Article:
It has also been shown that the phosphorylation of troponin I in the hearth is significantly elevated in taurine transporter knockout mice. Because the phosphorylation of troponin I diminishes tension development by interfering with the binding of Ca²⁺ to troponin C, the taurine deficient heart should generate less ventricular pressure. This conclusion confirms that taurine deficiency is associated with a decrease in the sensitivity of cardiac muscle to Ca²⁺(as we already said).
Several studies also show that there is a loss of myofibrils in drug induced taurine deficient hearts, a finding consistent with the notion that taurine deficiency is linked to the loss of cardiomyocytes via apoptosis.
It is known that sarcoplasmic Ca²⁺ uptake by and Ca²⁺-induced Ca²⁺ release play key roles in regulating [Ca²⁺]i and modulating Ca²⁺delivery and removal from the muscle proteins. Moreover, the binding of Ca²⁺ to troponin determines the response of the muscle proteins to elevated [Ca²⁺]i. Therefore, it is not surprising that taurine is required for normal systolic and in diastolic function.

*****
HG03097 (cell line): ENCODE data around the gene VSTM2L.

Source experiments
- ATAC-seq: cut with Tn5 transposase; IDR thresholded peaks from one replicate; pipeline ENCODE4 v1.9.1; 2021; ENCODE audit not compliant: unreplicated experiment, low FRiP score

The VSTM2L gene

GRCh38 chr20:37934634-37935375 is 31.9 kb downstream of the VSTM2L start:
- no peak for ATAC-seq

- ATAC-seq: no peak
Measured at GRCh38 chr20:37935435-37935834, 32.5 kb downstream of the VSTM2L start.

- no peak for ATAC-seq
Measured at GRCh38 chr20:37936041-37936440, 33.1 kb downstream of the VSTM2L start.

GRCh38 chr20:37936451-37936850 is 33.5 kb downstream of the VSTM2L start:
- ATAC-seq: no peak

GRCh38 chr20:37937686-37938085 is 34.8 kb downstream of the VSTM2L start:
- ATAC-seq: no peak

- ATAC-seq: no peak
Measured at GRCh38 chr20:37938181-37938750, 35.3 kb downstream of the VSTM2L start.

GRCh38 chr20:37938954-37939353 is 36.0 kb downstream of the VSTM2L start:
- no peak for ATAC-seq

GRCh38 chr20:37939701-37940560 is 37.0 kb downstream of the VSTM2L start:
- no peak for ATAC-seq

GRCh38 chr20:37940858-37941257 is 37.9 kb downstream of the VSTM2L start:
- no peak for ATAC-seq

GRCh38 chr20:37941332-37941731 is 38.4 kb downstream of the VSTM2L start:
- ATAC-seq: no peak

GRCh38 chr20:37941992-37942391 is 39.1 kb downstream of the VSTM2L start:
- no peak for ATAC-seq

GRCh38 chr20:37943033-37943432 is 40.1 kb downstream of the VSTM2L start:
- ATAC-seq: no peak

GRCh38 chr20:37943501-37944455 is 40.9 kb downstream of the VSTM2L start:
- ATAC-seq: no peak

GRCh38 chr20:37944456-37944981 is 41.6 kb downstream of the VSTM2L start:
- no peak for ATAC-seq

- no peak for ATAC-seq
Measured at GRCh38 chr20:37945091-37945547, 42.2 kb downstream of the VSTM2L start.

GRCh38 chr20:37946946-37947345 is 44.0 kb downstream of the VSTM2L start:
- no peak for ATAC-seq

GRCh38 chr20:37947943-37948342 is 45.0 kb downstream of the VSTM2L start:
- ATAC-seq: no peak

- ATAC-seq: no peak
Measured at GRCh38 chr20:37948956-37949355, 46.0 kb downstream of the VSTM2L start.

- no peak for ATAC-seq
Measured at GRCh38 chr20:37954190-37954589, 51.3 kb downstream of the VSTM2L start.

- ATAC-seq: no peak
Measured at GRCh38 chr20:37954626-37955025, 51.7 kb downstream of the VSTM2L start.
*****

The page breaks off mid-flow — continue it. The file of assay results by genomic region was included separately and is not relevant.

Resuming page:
Taurine also appears to be essential for normal contraction in skeletal muscle and several findings show that skeletal muscle function is severely impaired in taurine transporter knockout mice, an effect partially prevented by taurine administration. Administration of taurine also improves physical endurance and this effect is particularly interesting since an acute exposition to elevate levels of taurine, induced for example by taking energy drink taurine-based such as Red Bull®(which contains about 400 mg/dl), can effectively ameliorate the exercise performance. In accordance with the actions of taurine in the heart, it is reported that the effects of taurine in muscle are at least partially explained by an augmentation in sarcoplasmic reticular Ca²⁺ accumulation and release.